According to the CBSE Syllabus 2023-24, this chapter has been renumbered as Chapter 9.
Introduction to Light – Reflection & Refraction
In Class 10 Science Chapter 10 Light, the phenomena of reflection and refraction of light using the straight-line propagation of light are taught to students. Furthermore, optical phenomena in nature are examined. The reflection of light by spherical mirrors is discussed in the chapter so that their applications are studied in real-life situations.
Chapter Summary Video
Light is a form of energy that enables us to see things. Light starts from a source and bounces off objects which are perceived by our eyes, and our brain processes this signal, which eventually enables us to see. Maxwell predicted that magnetic and electric fields travel in the form of waves, and these waves move at the speed of light. This led Maxwell to predict that light itself was carried by electromagnetic waves, which means that light is a form of electromagnetic radiation.
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Nature of Light
Light behaves as a:
- ray, e.g. reflection
- wave, e.g. interference and diffraction
- particle, e.g. photoelectric effect
According to the concept of wave-particle duality in quantum mechanics, light exhibits both particle and wave nature, depending upon the circumstances. A phenomenon like diffraction, polarisation and interference could be explained by considering light as a wave. A phenomenon like the photoelectric effect is explained by assuming that light consists of particles called photons.
Laws of Reflection
Light Incident on the Surface Separating Two Media
When light travels from one medium to another medium it either:
- gets absorbed (absorption)
- bounces back (reflection)
- passes through or bends (refraction)
When light is incident on a plane mirror, most of it gets reflected, and some of it gets absorbed in the medium.
Characteristics of Light
- The speed of light is given as c=λμ, where λ is its wavelength and μ is its frequency.
- The speed of light is a constant which is 2.998×108m/s or approximately 3.0×108m/s.
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Reflection of Light by Other Media
A medium that is polished well without any irregularities on its surface will cause regular reflection of light. For example, a plane mirror. But even then, some light gets absorbed by the surface.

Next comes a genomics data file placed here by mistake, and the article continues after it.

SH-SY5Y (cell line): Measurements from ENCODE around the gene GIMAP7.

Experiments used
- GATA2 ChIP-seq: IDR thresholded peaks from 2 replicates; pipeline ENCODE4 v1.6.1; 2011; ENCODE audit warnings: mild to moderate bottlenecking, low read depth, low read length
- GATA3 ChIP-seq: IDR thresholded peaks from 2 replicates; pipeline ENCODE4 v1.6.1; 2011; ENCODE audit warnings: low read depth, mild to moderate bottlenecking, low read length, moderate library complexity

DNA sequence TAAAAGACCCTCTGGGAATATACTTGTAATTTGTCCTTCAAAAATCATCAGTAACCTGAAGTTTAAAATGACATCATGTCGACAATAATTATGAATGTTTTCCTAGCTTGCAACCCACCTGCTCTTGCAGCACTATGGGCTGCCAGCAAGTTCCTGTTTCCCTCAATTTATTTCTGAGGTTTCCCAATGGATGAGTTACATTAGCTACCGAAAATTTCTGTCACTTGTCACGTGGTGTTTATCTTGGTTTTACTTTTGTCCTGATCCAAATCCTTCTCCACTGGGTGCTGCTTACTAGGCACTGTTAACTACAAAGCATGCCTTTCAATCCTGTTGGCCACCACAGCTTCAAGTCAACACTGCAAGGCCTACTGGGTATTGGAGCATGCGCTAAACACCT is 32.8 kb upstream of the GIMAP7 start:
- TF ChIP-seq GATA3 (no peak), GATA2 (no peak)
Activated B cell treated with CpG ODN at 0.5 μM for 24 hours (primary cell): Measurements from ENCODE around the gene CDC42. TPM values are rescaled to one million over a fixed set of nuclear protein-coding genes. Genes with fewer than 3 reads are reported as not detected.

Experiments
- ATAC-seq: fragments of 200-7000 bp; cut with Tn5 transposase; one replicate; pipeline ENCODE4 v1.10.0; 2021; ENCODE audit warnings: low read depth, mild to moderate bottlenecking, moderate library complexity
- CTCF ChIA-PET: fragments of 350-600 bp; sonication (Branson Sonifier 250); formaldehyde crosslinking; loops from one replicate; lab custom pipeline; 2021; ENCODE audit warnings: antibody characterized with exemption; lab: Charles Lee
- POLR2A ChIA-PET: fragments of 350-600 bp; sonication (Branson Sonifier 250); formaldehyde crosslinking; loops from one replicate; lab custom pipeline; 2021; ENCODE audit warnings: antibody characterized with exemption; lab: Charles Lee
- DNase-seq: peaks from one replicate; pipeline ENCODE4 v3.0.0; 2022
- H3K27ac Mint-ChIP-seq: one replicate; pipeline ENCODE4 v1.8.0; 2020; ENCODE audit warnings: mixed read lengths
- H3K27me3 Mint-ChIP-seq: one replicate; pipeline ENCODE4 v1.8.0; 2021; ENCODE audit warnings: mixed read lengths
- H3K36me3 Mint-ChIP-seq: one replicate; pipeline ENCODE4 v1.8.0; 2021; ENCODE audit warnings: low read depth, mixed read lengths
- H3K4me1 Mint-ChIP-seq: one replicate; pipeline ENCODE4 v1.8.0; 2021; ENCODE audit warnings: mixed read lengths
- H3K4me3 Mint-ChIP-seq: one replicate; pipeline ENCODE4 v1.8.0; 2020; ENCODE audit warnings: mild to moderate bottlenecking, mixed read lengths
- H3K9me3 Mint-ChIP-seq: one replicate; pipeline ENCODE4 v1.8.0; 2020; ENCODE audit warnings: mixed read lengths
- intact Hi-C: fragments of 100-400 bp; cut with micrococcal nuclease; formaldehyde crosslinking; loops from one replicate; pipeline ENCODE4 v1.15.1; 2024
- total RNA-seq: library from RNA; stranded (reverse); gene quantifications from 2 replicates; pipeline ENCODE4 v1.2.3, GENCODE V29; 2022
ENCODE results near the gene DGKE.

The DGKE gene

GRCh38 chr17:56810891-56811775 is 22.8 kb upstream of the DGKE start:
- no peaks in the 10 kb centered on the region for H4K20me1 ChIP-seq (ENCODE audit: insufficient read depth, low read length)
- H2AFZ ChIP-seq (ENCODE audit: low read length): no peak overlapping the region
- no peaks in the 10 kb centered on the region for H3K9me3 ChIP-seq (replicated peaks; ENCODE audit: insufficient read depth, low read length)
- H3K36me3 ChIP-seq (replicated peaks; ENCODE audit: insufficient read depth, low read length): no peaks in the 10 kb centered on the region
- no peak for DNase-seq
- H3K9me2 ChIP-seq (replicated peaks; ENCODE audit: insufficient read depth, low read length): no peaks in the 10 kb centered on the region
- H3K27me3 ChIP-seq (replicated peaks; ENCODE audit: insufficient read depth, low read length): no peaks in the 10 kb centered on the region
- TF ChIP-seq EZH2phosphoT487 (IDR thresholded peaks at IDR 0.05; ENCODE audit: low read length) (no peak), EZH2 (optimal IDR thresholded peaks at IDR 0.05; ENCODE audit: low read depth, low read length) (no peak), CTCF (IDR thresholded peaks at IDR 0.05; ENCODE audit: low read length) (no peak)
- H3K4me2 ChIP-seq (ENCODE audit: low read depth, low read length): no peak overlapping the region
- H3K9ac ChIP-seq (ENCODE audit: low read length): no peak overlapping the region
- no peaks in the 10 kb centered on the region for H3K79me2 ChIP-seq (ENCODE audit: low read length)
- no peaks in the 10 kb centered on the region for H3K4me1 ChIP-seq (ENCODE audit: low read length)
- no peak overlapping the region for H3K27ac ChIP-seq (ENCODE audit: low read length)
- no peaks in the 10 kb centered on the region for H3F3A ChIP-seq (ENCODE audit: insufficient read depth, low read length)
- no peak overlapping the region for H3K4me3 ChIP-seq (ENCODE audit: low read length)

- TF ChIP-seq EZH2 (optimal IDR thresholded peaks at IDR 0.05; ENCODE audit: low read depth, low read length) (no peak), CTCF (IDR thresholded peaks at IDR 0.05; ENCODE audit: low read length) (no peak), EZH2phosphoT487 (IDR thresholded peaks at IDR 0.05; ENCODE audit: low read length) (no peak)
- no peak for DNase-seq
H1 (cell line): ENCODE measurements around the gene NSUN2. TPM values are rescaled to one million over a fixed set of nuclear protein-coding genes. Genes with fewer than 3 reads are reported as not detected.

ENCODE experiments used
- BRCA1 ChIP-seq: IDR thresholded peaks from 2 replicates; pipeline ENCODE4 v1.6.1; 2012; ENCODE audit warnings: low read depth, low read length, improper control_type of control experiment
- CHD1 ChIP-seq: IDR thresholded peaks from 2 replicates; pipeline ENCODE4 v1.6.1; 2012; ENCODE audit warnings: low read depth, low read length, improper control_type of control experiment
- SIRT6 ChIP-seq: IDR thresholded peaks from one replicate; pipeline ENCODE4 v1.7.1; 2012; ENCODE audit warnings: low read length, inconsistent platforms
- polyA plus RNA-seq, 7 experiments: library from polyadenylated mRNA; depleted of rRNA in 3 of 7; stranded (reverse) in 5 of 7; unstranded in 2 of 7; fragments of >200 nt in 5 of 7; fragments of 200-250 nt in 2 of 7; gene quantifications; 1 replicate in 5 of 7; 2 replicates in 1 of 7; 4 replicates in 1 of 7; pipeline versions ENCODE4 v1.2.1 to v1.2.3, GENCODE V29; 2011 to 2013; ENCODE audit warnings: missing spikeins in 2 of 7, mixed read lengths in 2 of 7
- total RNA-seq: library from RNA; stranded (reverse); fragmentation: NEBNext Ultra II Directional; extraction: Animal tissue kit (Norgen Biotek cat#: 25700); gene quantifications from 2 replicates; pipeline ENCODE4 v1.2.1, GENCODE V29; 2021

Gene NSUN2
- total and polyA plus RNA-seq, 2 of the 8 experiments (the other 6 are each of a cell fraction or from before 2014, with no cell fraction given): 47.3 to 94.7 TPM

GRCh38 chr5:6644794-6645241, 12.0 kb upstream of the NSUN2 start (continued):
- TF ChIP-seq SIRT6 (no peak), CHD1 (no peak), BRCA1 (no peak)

Laws of Reflection
The incident ray, reflected ray and the normal all lie in the same plane. Angle of incidence = Angle of reflection
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Propagation of Light
Rectilinear propagation of light: Light travels in a straight line between any two points.
- The principle of least time: Light always takes the quickest path between any two points (which may not be the shortest path).
- Rectilinear propagation of light and the law of reflection [∠i=∠r] can be validated by Fermat’s principle of least time.
Applications of Fermat’s Principle
We can make several observations as a result of Fermat’s Principle, which will prove useful as we explore the realm of geometric optics:
- In a homogeneous medium, light rays are rectilinear. That is, in any medium where the index of refraction is constant, light travels in a straight line.
- The angle of reflection of a surface is equal to the angle of incidence. This is the Law of Reflection.
Example of Fermat’s Principle
Mirage is an example of this phenomenon. Sometimes, we feel like we are seeing water on the road, but when we get there, the road is dry. What we really witness is the light of the sky, which is reflected on the road. Since the air is very hot just above the road, but it is cooler up higher. Hot air expands more than cool air and is thinner, this leads to less decrease in the speed of light.
Students can refer to the short notes and MCQ questions along with separate solutions based on this chapter for quick revision from the links below:
- Light: Reflection and Refraction Short Notes
- Light: Reflection and Refraction MCQ Practice Questions
- Light: Reflection and Refraction MCQ Practice Solutions
Any flat and polished surface that has almost no irregularities on its surface that reflect light is called a plane mirror.
Image Formation by a Plane Mirror
- The image formed by a plane mirror is always virtual and erect.
- Object and image are equidistant from the mirror.
Characteristics of Images
- Images can be real or virtual, erect or inverted, magnified or diminished. A real image is formed by the actual convergence of light rays. A virtual image is an apparent convergence of diverging light rays.